These pieces of evidence show that discussion and further investigation of the possibilities of multi-meter sea level rise should be continued and cannot be ruled out a priori. However, stating that something is conceivable is not the same as making a prediction. The Overpeck and Otto-Bliesner papers made no prediction (or even projection) for SLR by 2100, and your implication that they were somehow negligent in not doing so is a little strange. Their study of equilibrium change cannot provide such a constraint and so you seem to be taking them to task for simply not assuming that SLR can be rapid. I would point out as well that their study’s conclusions that maybe 2 to 3 meters of sea level rise at LIG equilibrium came from Greenland (maybe even a little less taking the Wilerslev et al results into account) rather undermine the claim in your paper that people (unnamed) have predicted 2 and 5 meter rises from Greenland alone in the next century. I can find no evidence of this anywhere in the literature. I note you confuse global and Greenland-alone in your text above.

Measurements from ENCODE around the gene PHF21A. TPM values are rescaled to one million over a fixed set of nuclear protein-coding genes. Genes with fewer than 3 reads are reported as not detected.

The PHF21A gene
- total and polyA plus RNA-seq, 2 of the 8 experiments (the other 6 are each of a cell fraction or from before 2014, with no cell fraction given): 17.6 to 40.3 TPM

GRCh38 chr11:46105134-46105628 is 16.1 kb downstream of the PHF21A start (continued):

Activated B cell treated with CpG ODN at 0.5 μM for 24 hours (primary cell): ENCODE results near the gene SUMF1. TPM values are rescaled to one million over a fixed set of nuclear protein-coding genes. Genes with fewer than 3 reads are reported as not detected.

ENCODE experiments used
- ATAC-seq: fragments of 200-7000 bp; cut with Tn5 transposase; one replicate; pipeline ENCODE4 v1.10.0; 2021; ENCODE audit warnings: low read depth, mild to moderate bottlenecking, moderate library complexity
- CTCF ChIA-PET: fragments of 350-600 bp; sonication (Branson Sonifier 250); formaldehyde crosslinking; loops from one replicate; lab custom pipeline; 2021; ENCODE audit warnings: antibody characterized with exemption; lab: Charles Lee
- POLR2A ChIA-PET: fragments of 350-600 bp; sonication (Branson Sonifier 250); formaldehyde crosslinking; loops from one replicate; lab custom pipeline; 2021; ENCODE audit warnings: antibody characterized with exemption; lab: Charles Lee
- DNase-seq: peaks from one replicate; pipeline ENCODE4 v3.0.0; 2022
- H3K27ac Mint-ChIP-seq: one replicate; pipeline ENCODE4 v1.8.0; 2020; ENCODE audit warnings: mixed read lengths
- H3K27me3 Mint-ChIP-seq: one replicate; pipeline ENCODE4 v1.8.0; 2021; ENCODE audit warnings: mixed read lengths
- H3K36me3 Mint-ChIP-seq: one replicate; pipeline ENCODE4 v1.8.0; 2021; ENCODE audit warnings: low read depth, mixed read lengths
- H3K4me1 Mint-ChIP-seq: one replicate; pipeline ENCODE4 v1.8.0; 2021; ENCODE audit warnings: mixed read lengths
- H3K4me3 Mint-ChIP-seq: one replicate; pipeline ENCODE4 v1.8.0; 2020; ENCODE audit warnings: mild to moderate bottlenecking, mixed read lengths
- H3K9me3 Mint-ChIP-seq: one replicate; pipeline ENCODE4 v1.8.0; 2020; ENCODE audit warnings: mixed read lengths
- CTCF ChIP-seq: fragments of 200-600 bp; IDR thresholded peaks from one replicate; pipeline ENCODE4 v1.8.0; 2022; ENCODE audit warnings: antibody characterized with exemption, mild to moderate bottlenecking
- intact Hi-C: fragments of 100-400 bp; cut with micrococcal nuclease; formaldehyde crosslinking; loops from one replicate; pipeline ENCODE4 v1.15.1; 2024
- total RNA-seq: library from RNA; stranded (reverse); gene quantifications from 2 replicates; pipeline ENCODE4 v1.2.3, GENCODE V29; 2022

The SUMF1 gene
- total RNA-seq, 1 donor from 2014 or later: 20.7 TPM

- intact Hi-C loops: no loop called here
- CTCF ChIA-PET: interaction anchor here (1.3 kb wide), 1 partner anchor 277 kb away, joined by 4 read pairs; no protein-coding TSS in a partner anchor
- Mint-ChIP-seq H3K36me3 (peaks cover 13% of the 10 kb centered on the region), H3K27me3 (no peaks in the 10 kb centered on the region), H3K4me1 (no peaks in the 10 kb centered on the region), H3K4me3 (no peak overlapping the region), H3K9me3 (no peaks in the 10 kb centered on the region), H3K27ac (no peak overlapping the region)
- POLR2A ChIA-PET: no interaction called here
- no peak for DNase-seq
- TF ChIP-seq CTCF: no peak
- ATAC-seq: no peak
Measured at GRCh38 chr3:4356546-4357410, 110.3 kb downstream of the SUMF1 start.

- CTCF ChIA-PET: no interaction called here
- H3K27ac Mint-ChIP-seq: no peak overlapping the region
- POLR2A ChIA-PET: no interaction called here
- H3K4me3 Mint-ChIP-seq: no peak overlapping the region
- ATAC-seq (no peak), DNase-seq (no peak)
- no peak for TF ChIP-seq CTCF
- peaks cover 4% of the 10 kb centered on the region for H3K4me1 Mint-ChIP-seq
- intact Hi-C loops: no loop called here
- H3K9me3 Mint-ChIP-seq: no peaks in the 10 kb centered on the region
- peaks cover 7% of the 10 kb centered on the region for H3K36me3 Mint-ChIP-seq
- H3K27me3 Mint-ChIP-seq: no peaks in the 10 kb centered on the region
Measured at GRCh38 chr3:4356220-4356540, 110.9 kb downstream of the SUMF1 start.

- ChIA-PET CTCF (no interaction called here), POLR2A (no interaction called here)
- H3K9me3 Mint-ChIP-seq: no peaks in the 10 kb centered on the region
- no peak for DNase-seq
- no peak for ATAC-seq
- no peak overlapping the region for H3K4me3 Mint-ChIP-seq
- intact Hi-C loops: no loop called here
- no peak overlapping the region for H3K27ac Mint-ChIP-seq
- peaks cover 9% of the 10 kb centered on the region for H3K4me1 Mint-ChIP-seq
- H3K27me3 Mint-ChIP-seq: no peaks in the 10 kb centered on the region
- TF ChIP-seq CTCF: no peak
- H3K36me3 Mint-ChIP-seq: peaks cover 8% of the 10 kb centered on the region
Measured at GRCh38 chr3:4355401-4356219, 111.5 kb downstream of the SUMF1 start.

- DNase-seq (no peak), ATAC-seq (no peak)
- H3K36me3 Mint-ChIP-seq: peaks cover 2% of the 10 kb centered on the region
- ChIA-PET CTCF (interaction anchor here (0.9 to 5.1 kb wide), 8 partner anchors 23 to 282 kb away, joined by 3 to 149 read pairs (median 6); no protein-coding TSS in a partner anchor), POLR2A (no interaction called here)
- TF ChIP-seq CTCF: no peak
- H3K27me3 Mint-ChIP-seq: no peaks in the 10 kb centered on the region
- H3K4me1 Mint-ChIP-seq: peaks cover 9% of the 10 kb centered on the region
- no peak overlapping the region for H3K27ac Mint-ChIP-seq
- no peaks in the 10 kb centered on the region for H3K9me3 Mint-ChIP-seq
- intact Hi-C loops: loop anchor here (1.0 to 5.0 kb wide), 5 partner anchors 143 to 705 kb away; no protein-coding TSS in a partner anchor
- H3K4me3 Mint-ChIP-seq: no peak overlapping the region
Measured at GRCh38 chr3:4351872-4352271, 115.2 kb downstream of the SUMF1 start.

Your main criticism seems to be reserved for Jim Hansen. Despite the fact he is my boss, he is certainly not immune from criticism on that score. However, you are, I think, wrong in this case and have misread him. The ERL paper that you provide as the only example of a specific 5m/century prediction, is curiously enough a discussion about how difficult it is for some in the glaciological community to publicly express their concerns about the state of the ice sheets and the implications (something I have also noticed). The ‘prediction’ you refer to is a simple doubling calculation to demonstrate that non-linear responses could produce multi-meter/century SLR in theory. And since we know that has happened in the past, that can’t actually be wrong. It was a calculation that had no information from the ice sheets, or the climate forcing or anything, therefore I think I am quite right in not describing it as an “informed estimate”. Jim has made his actually worst case scenarios abundantly clear in many interviews, in the Washington Post for instance: “sea level rise that can be measured by feet more than inches”, and in the ERL papers itself “measured in meters”, and in the quote you picked up on. It is not picking nits to point out that all of these statements are basically consistent with the 2m upper bound you came up with.